EU supports Namibia in combating money laundering, terrorist financing and related crimes

EU supports Namibia in combating money laundering, terrorist financing and related crimes


Following Namibia’s inclusion on the Financial Action Task Force (FATF) “grey list” in February this year, the European Union has launched a tailor-made training workshop for Namibian officials responsible for financial intelligence analysis, investigation and prosecution of money laundering and terrorist financing, and tracing and recovery of proceeds of crime.

This training workshop is being organised in collaboration with the Financial Intelligence Centre of Namibia (FIC). Following its grey listing in February this year, Namibia requested the European Union Delegation (EUD) in Windhoek and the EU-funded ESCAY Anti-Money Laundering and Countering the Financing of Terrorism project to provide technical assistance to address the shortcomings that led to its grey listing.

IN PHOTO: FIC participants at the national training on financial analysis and effective use of financial intelligence.

This training workshop, which is taking place throughout this week, is expected to strengthen the capacities of participating officials, enabling Namibia to adequately implement the necessary actions identified in the FATF Action Plan, improve Namibia’s compliance with existing international and FATF standards, and thus move off the grey list as soon as possible.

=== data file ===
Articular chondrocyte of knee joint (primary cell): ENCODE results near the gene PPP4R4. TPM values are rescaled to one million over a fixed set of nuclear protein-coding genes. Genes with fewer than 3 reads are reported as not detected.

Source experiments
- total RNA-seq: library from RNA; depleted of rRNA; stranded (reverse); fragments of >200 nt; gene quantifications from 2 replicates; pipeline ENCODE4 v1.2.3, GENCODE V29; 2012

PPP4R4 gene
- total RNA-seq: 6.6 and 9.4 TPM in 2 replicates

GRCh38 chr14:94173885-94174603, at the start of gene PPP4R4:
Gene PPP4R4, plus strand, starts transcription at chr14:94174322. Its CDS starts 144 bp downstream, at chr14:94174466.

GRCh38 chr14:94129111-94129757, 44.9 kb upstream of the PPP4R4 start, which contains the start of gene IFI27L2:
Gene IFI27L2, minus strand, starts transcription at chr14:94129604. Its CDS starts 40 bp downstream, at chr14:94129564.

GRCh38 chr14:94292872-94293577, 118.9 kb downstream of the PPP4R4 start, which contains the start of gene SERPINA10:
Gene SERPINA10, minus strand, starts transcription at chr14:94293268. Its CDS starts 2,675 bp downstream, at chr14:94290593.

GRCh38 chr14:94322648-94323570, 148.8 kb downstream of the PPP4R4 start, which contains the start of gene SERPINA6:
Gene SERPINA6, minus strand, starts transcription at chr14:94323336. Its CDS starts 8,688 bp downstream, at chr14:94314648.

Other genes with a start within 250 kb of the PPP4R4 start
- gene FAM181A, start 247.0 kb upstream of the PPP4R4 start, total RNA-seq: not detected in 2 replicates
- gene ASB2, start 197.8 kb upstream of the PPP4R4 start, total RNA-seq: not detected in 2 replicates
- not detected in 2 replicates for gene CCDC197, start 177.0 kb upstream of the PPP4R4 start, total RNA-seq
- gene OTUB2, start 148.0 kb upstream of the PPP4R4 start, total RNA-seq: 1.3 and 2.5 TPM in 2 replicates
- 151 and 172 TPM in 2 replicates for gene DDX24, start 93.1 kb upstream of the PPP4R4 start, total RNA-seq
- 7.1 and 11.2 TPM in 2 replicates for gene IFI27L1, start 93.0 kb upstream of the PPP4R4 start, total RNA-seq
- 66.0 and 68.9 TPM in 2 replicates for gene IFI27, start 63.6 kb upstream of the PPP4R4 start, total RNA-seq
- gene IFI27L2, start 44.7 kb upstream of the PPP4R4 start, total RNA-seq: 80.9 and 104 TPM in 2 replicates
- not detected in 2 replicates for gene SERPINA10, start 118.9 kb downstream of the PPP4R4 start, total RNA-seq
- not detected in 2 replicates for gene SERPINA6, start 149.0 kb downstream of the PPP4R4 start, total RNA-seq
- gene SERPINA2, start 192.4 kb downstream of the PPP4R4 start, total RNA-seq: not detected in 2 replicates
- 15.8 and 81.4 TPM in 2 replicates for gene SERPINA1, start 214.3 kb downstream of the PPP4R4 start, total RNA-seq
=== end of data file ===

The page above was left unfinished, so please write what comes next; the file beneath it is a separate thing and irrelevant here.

In her opening remarks at the workshop this morning, HE Ana Beatriz Martins, EU Ambassador to Namibia, said: “The EU is increasingly present alongside its partners in Africa to contribute to the stability of states and to enable the establishment of informed, efficient and sound financial systems. We are therefore very pleased to be here this morning to offer our support to Namibia, not only to get it off the grey list, which is a priority for all of us, but also to strengthen its framework to combat illicit financial flows, money laundering and organised crime.”

Representing the Namibian authorities, Mr. Bryan Eiseb, Director of FIC Namibia, said: “Together, let us continue to strive for excellence and lasting impact in safeguarding the integrity of our financial systems and protecting the interests of society as a whole. We must consolidate our efforts across government agencies, the private sector and international partners to disrupt financial crime. We must use all available tools in our criminal justice arsenal to identify and intervene in the proceeds of financial crime to demonstrate that crime does not pay.”

With over 30 participants, the workshop participants come from the Namibian Police Force, the Anti-Corruption Commission, the Namibian Central Intelligence Service (NCIS), the Attorney General’s Office (OPG), the Namibia Financial Institutions Supervisory Authority (Namfisa), the Namibia Revenue Agency (NamRA), the National Payments and Financial Supervision System, the Bank of Namibia Banking Supervision and the Financial Intelligence Centre.

The training team will seek to assist Namibia in complying with international standards in anti-money laundering (AML), combating the financing of terrorism (CFT) and combating the financing of proliferation (CPF).

The European Union, through the EU Delegation to Namibia, is committed to working with Namibia in its efforts against illicit financial flows and, more immediately, in its efforts to exit the FATF grey list.